* Maple Group files C$3.7 billion hostile bid for TMX
* Bid proposes C$48 a share cash for 70 percent of shares
* Maple urges shareholders to vote against LSE's agreed bid
By Solarina Ho
TORONTO, June 13 Maple Group launched a C$3.7
billion ($3.8 billion) hostile bid for Toronto Stock Exchange
operator TMX Group (X.TO) on Monday, an all-Canadian challenge
to the London Stock Exchange's (LSE.L) agreed bid.
The Maple Group consortium's long-awaited official bid
proposed C$48 a share cash for 70 percent of shares, compared
with 60 percent in the original proposal nearly a month ago.
The group, comprised of four leading banks, five top pension
funds and four new institutional investors, said in a takeover
circular to shareholders that its offer was "superior" in value
and provided greater certainty for TMX shareholders.
The C$3.7 billion figure is based on C$48 multiplied by the
number of fully diluted shares, Maple said. Previously, the
C$3.6 billion value of the proposed offer was calculated based
on the number of basic shares outstanding.
With less than three weeks left until investors vote for the
LSE-TMX deal, the Canadian consortium urged shareholders to vote
against its rival. Maple's bid dies if TMX shareholders vote for
LSE's $3.4 billion offer on June 30.
"TMX Group shareholders should be aware that Maple's offer
can only proceed if the LSE take-over plan does not," Luc
Bertrand, Maple's chief spokesman and vice-chairman of
Quebec-based National Bank, said in a statement.
Unlike LSE shareholders, TMX investors do not get a second
vote if there are conditions attached to any regulatory
approvals that may come after June 30.
The consortium said in its circular that unlike LSE's
all-stock offer, Maple's bid offers cash to shareholders and
would maintain TMX's current dividend. It also disputed LSE and
TMX's assertion that the transatlantic tie-up would enhance
liquidity for Canadian capital markets.
The heads of TMX and LSE, Tom Kloet and Xavier Rolet, said
on Friday their bid was different from other transatlantic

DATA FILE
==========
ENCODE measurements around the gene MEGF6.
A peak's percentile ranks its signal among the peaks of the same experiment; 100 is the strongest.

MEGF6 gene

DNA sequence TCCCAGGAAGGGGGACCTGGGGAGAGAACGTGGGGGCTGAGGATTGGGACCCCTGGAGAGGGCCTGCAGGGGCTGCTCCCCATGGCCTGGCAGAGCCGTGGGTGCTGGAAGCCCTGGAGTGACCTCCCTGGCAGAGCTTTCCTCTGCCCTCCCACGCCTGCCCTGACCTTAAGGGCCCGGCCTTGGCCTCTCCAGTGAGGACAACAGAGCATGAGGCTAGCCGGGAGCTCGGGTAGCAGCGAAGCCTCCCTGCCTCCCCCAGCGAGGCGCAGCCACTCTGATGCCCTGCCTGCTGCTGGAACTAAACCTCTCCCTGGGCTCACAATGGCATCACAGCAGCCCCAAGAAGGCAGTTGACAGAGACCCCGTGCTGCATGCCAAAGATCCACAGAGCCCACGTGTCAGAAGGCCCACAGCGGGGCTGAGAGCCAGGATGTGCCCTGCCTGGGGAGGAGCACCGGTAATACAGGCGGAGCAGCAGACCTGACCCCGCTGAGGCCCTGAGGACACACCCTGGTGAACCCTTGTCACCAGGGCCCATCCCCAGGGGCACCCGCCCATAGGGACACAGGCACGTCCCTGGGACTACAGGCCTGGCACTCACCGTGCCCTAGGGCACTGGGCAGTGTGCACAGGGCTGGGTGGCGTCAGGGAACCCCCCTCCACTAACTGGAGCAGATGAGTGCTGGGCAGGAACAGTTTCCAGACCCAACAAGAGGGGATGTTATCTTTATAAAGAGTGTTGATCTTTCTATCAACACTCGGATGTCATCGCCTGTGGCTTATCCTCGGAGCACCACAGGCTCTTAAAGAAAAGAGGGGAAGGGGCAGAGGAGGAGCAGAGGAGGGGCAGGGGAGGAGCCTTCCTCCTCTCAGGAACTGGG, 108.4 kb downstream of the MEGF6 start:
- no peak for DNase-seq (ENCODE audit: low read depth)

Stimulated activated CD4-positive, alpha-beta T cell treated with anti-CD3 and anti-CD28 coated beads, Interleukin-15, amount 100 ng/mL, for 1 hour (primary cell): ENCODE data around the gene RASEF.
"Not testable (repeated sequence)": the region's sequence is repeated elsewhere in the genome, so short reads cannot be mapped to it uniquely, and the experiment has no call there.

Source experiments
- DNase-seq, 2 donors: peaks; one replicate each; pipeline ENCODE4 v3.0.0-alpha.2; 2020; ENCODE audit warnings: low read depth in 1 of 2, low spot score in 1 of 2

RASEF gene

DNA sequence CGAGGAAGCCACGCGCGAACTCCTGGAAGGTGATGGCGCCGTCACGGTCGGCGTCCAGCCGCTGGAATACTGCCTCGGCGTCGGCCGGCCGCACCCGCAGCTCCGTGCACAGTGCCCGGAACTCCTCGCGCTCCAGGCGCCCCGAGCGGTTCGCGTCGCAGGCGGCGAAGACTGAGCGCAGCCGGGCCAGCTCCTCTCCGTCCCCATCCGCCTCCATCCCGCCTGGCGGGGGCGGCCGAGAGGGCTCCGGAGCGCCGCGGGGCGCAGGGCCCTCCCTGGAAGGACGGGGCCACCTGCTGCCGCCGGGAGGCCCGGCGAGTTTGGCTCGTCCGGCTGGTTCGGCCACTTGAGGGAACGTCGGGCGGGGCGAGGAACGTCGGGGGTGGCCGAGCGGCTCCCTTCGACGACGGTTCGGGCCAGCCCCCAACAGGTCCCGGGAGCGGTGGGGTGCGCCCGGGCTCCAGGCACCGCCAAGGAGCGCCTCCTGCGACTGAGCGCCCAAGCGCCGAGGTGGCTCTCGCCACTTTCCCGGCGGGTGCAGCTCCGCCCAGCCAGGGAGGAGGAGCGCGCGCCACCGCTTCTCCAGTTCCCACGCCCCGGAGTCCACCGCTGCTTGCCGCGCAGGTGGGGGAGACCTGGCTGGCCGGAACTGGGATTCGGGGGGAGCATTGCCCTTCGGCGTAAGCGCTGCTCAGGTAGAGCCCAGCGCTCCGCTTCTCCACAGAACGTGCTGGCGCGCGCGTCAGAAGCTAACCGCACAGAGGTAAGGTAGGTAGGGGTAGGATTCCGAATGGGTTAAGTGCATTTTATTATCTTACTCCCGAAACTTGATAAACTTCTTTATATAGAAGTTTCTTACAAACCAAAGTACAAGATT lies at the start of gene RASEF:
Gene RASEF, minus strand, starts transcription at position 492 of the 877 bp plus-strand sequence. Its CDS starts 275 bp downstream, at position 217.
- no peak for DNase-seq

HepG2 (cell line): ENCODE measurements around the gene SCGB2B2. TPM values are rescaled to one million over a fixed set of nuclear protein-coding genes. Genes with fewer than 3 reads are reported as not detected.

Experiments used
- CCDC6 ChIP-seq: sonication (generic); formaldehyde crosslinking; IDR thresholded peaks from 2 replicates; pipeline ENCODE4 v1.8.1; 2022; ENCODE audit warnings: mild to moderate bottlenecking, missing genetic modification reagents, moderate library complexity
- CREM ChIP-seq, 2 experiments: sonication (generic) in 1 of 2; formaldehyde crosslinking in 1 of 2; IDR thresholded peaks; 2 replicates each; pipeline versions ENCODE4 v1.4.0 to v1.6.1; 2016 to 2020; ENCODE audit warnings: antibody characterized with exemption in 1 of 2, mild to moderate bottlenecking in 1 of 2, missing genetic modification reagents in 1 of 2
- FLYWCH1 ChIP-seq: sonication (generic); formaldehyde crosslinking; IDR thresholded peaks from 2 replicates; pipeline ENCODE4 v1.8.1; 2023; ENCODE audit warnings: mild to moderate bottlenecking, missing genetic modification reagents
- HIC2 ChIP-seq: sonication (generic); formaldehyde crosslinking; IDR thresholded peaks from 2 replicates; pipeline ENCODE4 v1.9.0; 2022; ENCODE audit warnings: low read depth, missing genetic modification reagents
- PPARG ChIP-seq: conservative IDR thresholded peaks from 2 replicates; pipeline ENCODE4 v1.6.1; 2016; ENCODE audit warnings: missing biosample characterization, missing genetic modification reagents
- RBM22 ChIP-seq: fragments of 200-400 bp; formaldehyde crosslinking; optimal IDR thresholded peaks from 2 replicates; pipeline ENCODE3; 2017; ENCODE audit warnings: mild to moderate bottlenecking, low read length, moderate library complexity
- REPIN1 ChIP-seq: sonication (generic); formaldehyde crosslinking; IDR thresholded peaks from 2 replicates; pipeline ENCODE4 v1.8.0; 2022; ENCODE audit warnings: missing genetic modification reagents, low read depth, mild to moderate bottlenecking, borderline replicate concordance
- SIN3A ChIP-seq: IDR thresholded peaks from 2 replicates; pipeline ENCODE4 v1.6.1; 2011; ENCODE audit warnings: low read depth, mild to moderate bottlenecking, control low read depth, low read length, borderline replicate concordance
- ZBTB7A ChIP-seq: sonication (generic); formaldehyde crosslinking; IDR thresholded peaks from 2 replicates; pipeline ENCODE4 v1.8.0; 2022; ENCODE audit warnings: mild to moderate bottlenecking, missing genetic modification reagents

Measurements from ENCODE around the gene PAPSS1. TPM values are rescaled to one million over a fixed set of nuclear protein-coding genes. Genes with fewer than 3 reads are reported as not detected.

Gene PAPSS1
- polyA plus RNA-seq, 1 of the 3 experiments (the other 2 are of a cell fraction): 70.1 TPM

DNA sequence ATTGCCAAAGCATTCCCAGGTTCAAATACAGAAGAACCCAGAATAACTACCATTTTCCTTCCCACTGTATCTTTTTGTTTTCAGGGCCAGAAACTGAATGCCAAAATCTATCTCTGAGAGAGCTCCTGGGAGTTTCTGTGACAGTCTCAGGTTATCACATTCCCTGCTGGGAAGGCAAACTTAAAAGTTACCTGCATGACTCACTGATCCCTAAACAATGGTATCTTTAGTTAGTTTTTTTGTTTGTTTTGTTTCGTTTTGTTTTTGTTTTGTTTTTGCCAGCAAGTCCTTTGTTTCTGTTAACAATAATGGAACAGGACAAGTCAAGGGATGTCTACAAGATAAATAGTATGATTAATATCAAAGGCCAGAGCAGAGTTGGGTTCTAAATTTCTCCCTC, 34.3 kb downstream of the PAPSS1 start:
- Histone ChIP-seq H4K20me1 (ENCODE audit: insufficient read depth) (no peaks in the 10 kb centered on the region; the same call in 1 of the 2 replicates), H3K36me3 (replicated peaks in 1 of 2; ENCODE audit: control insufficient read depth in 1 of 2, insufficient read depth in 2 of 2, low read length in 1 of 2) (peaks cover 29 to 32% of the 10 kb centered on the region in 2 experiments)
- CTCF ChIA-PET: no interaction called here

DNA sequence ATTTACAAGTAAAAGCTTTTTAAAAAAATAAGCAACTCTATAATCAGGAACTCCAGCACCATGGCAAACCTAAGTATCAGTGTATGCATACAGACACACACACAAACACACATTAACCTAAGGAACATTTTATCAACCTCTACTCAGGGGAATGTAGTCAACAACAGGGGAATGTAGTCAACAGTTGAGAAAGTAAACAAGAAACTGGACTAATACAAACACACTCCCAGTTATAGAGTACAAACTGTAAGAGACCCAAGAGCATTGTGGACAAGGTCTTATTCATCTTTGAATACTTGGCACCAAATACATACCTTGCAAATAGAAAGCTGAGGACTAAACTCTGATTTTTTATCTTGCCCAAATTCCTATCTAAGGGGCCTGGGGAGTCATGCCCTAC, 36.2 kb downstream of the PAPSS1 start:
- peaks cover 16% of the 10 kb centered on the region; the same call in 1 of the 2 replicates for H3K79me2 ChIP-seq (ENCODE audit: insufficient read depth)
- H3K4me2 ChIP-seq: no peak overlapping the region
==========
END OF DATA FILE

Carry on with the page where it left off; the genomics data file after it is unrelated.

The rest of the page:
exchange tie-ups in that it focused on growth and building new
businesses rather than cost and revenue savings. [ID:nN10178486]
LSE's planned takeover must pass muster with the Canadian
government, which will decide if it meets the terms of the
Investment Canada Act, which says foreign takeovers must carry a
"net benefit" to Canada. [ID:nN07117538]
"We think we're in quite good shape now," Kloet told a
global exchanges conference hosted by Sandler O'Neill in New
York on Friday. He said the company was "in active dialogue"
with the government over the deal.
NO BOARD CHANGES
In addition, Maple said it would maintain the current CEO
and senior management as well as existing commitments regarding
The valuation of Alpha Group, Canada's main alternative
trading platform and the CDS clearinghouse -- two entities Maple
hopes to acquire as part of the deal -- has been a key concern
for undecided shareholders. [ID:nN02266428]
While Maple did not provide specific valuations, it offered
an illustrative value of the two entities.
Maple Group - initially four leading banks and five top
pension funds - added Desjardins Financial Group, GMP Capital
Inc (GMP.TO), Dundee Capital Markets (DCM.TO) and Manulife
Financial (MFC.TO) to their ranks on Sunday. [ID:nN12291317]
The move further bolsters the home-grown credentials of a
bid that its supporters say would preclude the possibility of
Canadian capital markets falling under foreign control.
Maple's original bank members are the Bank of Nova Scotia
(BNS.TO), Canadian Imperial Bank of Commerce (CM.TO), National
Bank of Canada (NA.TO) and Toronto Dominion Bank (TD.TO).
The five pension funds in the group are Alberta Investment
Management Corp, Caisse de depot et placement du Quebec, Canada
Pension Plan Investment Board, Fonds de solidarite des
travailleurs du Quebec (FTQ) and Ontario Teachers' Pension Plan
(Reporting by Solarina Ho; editing by Sophie Walker)